Children Of Men is set in a future where the human race has become infertile. The world has fallen into chaos and only Britain soldiers on.
Clive Owen in Children Of Men (2006 Movie), based on a novel by P. D. James and set during the year 2027, in a quasi-apocalyptic world where the human race has become infertile.
It has been over eighteen years since the last baby was born. Without hope for the future the world has fallen into chaos; war, famine, and disease have crippled former world powers and only Britain soldiers on.
Theo Faron (Clive Owen) is recruited by his ex-wife to secure forged travel documents for a refugee, a young woman named Kee (Clare-Hope Ashitey). Theo becomes entangled in a plan to help the young woman escape to the coast and seek the aide of “The Human Project” a secretive team of of researchers working to discover the cause of human infertility.
Children of Men is a sobering preview of America’s future
The British government has decreed that all immigrants are illegal immigrants. Refugees pouring into the United Kingdom are met with barbed wire and brutality at the hands of border patrol guards in full riot gear. Those who do mange to make it into the nation are swiftly deported or sent to what are euphemistically described as refugee camps. In reality the camps are a lawless human wasteland. There is no food or medicine. The camps do not have adequate shelter for the ever growing influx of refugees. There is no refuge here, only more misery and death.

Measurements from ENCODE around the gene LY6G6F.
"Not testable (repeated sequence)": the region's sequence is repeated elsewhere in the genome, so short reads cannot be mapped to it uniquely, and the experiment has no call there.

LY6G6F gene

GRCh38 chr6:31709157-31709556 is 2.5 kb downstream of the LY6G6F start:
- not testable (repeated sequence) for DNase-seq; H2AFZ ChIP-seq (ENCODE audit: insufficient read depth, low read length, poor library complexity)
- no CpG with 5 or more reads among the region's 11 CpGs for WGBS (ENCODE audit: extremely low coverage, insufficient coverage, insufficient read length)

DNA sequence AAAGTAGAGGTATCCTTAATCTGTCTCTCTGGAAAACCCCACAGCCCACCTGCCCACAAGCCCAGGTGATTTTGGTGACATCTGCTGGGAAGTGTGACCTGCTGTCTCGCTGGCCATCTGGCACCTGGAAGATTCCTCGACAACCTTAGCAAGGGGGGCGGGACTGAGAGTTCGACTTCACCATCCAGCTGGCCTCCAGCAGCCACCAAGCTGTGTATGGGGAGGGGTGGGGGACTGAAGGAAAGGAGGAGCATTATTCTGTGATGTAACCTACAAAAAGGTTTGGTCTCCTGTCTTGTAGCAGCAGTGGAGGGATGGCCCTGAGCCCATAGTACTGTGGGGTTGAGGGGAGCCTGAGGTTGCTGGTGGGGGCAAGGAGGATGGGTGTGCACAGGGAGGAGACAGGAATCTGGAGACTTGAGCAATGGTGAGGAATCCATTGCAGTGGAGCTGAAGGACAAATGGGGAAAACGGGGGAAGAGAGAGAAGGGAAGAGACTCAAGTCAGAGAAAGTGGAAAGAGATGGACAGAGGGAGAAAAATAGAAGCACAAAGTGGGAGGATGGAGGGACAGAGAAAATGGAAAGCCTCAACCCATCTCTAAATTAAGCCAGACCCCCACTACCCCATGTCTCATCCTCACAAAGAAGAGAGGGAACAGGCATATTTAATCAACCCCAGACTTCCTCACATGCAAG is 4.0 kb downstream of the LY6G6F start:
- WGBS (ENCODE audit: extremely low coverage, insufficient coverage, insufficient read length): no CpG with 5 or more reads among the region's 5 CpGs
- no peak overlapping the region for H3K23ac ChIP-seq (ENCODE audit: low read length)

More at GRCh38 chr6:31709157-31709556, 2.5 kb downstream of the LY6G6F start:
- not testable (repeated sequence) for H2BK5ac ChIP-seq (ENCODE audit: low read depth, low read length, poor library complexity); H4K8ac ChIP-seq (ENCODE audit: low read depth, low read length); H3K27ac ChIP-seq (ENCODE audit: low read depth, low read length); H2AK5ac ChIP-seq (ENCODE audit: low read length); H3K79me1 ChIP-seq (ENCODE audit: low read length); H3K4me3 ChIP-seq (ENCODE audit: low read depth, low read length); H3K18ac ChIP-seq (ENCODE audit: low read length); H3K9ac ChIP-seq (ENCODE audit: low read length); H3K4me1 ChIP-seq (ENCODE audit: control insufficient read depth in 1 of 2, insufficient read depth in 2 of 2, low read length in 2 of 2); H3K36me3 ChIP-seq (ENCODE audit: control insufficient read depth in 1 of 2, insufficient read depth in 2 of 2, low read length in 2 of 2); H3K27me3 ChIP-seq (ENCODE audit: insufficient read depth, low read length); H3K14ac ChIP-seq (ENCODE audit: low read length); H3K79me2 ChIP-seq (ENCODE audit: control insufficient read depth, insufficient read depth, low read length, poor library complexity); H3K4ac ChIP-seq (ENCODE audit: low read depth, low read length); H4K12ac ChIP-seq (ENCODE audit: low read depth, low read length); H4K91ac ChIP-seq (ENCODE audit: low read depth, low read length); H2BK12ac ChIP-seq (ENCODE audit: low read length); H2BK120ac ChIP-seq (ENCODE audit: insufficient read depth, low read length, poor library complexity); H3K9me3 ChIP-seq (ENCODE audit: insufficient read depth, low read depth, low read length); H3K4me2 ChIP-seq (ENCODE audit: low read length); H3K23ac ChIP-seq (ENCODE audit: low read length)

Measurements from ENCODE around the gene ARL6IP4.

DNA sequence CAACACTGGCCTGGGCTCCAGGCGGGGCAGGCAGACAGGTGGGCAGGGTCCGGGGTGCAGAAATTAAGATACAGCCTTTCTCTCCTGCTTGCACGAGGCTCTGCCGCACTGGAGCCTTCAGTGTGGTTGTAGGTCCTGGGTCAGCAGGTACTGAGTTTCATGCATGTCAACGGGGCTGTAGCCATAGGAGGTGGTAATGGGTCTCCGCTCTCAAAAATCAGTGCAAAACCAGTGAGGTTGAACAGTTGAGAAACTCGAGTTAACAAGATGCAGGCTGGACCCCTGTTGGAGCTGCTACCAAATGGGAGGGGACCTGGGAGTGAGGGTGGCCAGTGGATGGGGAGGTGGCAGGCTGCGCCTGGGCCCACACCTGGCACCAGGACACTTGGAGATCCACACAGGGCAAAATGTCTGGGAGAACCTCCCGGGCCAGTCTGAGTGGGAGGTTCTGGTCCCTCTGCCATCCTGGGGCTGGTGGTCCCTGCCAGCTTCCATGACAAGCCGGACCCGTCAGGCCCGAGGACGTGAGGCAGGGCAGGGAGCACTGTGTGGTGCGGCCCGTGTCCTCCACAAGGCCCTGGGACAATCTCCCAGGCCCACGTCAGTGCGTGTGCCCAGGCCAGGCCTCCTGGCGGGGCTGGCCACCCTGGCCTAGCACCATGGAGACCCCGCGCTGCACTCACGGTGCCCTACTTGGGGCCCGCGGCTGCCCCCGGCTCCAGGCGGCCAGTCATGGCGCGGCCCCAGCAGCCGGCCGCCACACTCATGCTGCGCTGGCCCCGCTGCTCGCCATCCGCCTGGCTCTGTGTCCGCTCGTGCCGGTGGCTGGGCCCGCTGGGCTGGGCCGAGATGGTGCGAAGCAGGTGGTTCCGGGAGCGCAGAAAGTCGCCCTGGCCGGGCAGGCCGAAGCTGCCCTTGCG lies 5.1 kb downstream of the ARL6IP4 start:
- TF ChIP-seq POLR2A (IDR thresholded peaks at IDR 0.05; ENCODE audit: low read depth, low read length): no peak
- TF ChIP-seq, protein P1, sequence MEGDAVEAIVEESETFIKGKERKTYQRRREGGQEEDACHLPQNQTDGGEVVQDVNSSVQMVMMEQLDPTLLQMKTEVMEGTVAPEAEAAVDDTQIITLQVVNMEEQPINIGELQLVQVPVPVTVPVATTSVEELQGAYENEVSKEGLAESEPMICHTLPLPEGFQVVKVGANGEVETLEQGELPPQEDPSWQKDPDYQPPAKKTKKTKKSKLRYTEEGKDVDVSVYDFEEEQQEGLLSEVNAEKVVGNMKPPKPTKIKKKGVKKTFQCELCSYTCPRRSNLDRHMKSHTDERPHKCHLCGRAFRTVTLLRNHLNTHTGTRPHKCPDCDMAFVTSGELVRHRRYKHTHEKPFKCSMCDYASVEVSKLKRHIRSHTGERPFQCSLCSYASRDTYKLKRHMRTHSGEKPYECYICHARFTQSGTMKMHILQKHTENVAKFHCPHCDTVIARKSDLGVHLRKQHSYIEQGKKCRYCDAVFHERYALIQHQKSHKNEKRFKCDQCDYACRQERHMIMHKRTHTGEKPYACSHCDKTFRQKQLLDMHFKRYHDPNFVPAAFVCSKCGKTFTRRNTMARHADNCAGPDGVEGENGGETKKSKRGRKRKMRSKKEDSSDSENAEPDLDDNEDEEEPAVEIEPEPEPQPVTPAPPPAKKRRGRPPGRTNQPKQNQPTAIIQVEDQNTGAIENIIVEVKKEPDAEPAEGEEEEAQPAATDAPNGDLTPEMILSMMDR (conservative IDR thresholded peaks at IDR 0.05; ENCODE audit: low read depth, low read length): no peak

An activist group has taken up the fight for better treatment of immigrants and refugees in response to social injustice and numerous human rights violations. Their efforts quickly evolve into acts of terrorism against the British government. Unfortunately for Theo, these are the very people who claim they want to help Kee find sanctuary at sea … and His ex-wife Julian(Julianne Moore) is one of them.
No answers for hard questions
Children of Men is a movie with a bleak outlook for the human race. If the Human Project is not able to find a solution to the immediate problem of infertility, the entire human race will be extinct in less than a hundred years. But the movies forces us consider this: even if there were a cure for what ails the human body, maybe there is no cure for what ails the human heart. We are the children of men and this is the fate we have inherited.
Children of Men is a cold hard look at the human condition. It reminds me somewhat of “The Road” based on the novel of the same name by Cormac McCarthy. Both share an equally grim view of human nature but also of our ability to endure and persevere. Both movies are definitely worth a Weekend Rewind.